BAGHDAD, Iraq, May 30 — When Lakhdar Brahimi, the United Nations envoy, arrived earlier this month, he declared that he would crisscross Iraq to give the people a new government, one that he suggested would be more independent of America's heavy-handed ways.
Now, as Mr. Brahimi nears the end of his work, Iraqis are discovering that his task was not so simple.
With his slate of appointees expected to be announced in the next day or two, the appointments leaked so far suggest that what Mr. Brahimi ultimately accomplishes may turn out to be less a revolution than a rearrangement, less a new cast of characters than a reworked version of the same old faces.
The reason, Iraqis are beginning to say, has been the unexpected assertiveness of American officials and their allies on the Iraqi Governing Council, coupled with Mr. Brahimi's surprising passivity, after he was expected to have a free hand.
The danger, some of these Iraqis say, is that the new government could end up looking too much like the old one, an American-appointed council that never gained the acceptance of the people. If that proves true once the appointees are officially announced, they said, the new government could lack the credibility it needs to carry the country through the turbulent period leading to nationwide elections next year. Already, a three-day cease-fire appeared to be unraveling in the south.
"If the purpose of the process is to please the Governing Council and the political players, this will be a short-lived moment, and it will fall apart," said Leith Kuba, an Iraqi leader based in Washington. "The Iraqis will not take it."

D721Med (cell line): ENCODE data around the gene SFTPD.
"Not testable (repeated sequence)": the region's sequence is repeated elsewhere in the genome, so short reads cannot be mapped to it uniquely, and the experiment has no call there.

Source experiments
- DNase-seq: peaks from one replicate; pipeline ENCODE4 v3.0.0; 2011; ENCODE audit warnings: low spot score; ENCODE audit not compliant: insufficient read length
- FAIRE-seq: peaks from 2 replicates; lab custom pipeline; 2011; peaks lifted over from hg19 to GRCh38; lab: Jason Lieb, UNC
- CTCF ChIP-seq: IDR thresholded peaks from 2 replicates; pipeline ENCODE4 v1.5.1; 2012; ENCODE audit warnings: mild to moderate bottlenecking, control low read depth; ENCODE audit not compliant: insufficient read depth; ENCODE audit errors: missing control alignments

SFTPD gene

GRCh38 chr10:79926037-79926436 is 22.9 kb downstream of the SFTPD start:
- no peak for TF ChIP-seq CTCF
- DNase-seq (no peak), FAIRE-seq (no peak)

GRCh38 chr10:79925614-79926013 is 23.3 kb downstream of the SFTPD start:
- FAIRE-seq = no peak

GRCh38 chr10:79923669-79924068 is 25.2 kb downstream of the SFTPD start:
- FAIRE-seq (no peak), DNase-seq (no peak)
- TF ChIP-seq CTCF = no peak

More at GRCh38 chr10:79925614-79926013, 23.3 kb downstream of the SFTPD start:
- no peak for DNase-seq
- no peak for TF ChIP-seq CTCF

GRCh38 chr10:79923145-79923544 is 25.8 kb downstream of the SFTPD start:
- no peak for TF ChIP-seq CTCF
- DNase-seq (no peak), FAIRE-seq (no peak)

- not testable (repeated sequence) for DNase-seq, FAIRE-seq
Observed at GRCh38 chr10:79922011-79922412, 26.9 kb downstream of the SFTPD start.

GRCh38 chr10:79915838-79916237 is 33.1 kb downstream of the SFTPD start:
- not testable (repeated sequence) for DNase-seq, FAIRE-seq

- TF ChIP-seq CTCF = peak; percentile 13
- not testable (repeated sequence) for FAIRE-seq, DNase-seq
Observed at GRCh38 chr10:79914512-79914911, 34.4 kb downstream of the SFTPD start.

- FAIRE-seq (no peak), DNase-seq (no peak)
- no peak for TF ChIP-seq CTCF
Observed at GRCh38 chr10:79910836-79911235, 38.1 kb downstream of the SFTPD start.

So far, it appears that Mr. Brahimi is drawing much of his talent from the council. In his first decision, announced Friday, he agreed to select as prime minister Ayad Alawi, a man from that council who is best known for his connections to the Central Intelligence Agency. One person with knowledge of the negotiations said Mr. Brahimi had been pushed by the Americans into accepting Dr. Alawi, who was not his first choice.
On Saturday, word trickled forth that Mr. Brahimi had gone to the American-appointed council and its bureaucracy for five of the eight leadership posts he was said to have filled.
On Sunday, the alliances shifted when Mr. Brahimi teamed up with American officials in trying to choose an Iraqi president. That seemed to provoke a backlash from members of the Governing Council, who accused Mr. Brahimi and L. Paul Bremer III, the chief American administrator here, of trying to dictate to the only representative body in Iraq.
"The Americans are trying to impose these decisions on us, and we are trying to reject them," said Mahmood Othman, a council member who has been critical of both Mr. Bremer and Mr. Brahimi. "And they talk about sovereignty."
As he promised, Mr. Brahimi roamed across the country to talk with Iraqis about what the shape of their government should be. At the time, he said he hoped to appoint a government of technocrats — experts who stayed above the push-and-pull of politics.